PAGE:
The County possesses the sole right to operate the County government and all management rights related to the same, subject only to the provisions of this Agreement, past practices, and applicable law. Except as expressly modified by other provisions of the contract, the County possesses the sole right to operate the County and all management rights repose in it. These rights include, but are not limited to, the following:

A. To direct all operations of the County;

B. To hire, promote, transfer, and assign employees in positions within the Sheriff's Department;

C. To suspend, demote, discharge or take other disciplinary action against non-probationary employees for just cause.

. . .

Article 7 ­ Discipline and Discharge

Section 1 ­ Just Cause: The County will not discipline or discharge any employee without just cause. Warning notices shall be given when required by established approved County work rules. Copies of such warning notices shall be given to the employee, Personnel Director and the Department Head. The warning notice must be issued within 30 days of said complaint. (When a verbal reprimand is given to an employee and it is noted for the record, the employee and supervisor will be required to initial and date the incident.)

Section 2 ­ Appeal: Discipline shall consist of discharge, suspension, demotion and reprimands. Any discipline must be by proper written notice to the employee which notice shall include the specific rule and/or written County or departmental policy violated and facts relating to the alleged offense. Any such discipline may be appealed to the grievance procedure (Article 4) commencing at Step 2 of the procedure. If the discipline is overturned through

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this procedure, the employee shall be reinstated and any reprimand which formed the basis for such discipline withdrawn. The parties may mutually agree at any time that any employee may be reinstated with full, partial, or no compensation for lost time. All oral and written reprimands shall be purged from the employee's file after one (1) year from the date of the offense.

. . .

Section 4 ­ Statutory Option: For grievances involving the review of a suspension, a demotion, or a dismissal, the affected employee shall have the option of having the disciplinary action reviewed under the grievance procedure set forth in this agreement or under the procedures set forth in ss. 59.26, Wis. Stats., et seq., but not both.

. . .

ARTICLE 15 ­ VACATIONS ­ SECTION 1 ­ ACCRUAL: All employees hired after January 1, 1992, will accrue vacation on a per payroll basis. Vacation accrues based on the number of hours worked. . .Vacation benefits will be prorated for all employees on a per hour basis for all time off without pay.

ARTICLE 16 ­ SICK LEAVE ­ SECTION 1 ­ ACCUMULATION, RATE, AND PRORATION: All full time employees shall earn and accumulate sick leave on a pay period basis. . .For all employees, sick leave benefits are prorated on a per hour basis for all time off without pay.

. . .

ARTICLE 20 ­ INSURANCE ­ SECTION 1 ­ HEALTH INSURANCE: For all employees, health insurance premiums will be prorated on a per-hour basis. No payment of health insurance premiums shall be earned for time off without pay, unless otherwise specified in this agreement.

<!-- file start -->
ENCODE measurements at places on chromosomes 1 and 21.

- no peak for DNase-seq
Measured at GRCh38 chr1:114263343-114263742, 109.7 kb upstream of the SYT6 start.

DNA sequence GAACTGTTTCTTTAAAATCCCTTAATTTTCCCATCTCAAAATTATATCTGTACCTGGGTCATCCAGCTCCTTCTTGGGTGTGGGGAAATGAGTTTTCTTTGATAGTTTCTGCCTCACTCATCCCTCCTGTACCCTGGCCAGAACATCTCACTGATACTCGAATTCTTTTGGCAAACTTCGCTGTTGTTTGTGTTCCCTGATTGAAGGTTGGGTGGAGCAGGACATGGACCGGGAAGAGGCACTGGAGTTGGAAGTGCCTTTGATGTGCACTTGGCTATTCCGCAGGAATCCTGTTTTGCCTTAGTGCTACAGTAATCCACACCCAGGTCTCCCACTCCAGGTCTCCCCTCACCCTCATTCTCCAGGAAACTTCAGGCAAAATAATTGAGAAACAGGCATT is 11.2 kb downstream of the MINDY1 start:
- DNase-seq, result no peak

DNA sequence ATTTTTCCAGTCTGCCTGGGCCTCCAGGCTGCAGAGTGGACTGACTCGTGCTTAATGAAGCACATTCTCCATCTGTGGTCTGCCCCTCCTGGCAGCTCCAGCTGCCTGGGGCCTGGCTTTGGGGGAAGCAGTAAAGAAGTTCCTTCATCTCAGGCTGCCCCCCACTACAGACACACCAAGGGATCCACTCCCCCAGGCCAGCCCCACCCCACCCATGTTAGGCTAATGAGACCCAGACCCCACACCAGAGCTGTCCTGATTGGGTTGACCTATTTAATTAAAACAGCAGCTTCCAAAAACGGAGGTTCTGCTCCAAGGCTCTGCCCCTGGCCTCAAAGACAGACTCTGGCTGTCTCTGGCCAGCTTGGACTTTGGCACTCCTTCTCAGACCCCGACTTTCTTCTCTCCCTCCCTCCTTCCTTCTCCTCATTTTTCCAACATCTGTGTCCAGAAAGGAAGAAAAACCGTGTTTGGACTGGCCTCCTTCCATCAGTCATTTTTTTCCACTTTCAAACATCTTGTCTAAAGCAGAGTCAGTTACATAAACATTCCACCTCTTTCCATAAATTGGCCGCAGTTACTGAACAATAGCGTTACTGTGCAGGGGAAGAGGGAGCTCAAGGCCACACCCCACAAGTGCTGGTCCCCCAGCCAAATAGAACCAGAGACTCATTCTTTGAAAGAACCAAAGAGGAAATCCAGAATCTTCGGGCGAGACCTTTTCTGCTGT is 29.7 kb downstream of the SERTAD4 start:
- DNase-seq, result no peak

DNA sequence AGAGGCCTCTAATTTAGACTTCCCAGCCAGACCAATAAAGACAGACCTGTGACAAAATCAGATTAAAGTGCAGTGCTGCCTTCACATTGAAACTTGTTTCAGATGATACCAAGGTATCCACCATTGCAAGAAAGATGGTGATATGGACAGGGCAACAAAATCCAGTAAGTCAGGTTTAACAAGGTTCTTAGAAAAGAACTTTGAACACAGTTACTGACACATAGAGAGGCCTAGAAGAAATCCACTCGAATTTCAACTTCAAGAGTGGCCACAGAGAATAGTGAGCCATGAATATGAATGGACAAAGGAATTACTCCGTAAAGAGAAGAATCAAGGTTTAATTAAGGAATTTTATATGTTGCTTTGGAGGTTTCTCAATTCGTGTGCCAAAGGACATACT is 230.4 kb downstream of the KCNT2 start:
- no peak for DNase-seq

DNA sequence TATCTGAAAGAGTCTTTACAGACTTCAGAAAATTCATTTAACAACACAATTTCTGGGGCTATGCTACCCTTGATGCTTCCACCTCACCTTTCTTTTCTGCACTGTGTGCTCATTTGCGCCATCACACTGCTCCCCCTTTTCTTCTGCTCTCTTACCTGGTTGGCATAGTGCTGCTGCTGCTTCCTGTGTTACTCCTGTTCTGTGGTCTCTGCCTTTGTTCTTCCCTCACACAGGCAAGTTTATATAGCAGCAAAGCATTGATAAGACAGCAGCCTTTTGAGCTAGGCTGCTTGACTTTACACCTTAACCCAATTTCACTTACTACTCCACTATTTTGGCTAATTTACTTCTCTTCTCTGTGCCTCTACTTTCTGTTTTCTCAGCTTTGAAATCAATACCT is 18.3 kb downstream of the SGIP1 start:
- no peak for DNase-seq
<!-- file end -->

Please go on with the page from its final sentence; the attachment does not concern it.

. . .


4.62 WORK RULES. An employee may be disciplined for just cause including, but not limited to, the following infractions of work rules:

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. . .

(7) Non-enforcement of County policies, regulations or any other written regulations, ordinances or laws.

. . .

(9) Non-compliance with County ordinances or written departmental rules or procedures.

. . .

Poor work performance

. . .

(26) Insubordination including refusal to perform the work assignment.

. . .

4.63 DISCIPLINE RECOMMENDED. For consistency in administering discipline County-wide, the following discipline is recommended for violation of the above rules:

(1) For violations of Section 4.62(12), (15), (17), (18), (20), (21), (22), (23) and (28), the following steps are recommended: (Am. #4).

(a) 1st offense ­ Verbal reprimand.

(b) 2nd offense ­ Written reprimand.

(c) 3rd offense ­ 1 day off without pay.

(d) 4th offense ­ 5 days off without pay.

(e) 5th offense ­ Discharge.

(2) For violations of Section 4.62(8), (9), (16), (24), and (25), the following steps are recommended:

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(a) 1st offense ­ Written reprimand.


(b) 2nd offense ­ 1 day off without pay.

(c) 3rd offense ­ 5 days off without pay.

(d) 4th offense ­ Discharge.


The County contends that the discipline complied in all respects with the requirements of Article 7 of the contract. In the view of the County, the 30 day requirement is applicable only to written warnings or reprimands, and not to suspensions. Article 7 provides that when warning notices are required by established approved County work rules, they must be issued within 30 days of said complaint. County work rules have a scheduled set of recommendations for discipline but no requirement that a warning notice be issued for a particular violation. Thus, the 30 day notice requirement is not applicable.

In the view of the County, the purpose of the 30 day provision is to require the employer to reduce to writing reprimands within 30 days, if they will be used in the chain of discipline.

In any event the discipline was issued within 30 days of when the County was placed on notice by the District Attorney that he would not be prosecuting the arrest. There was no disciplinary event until the District Attorney made that determination.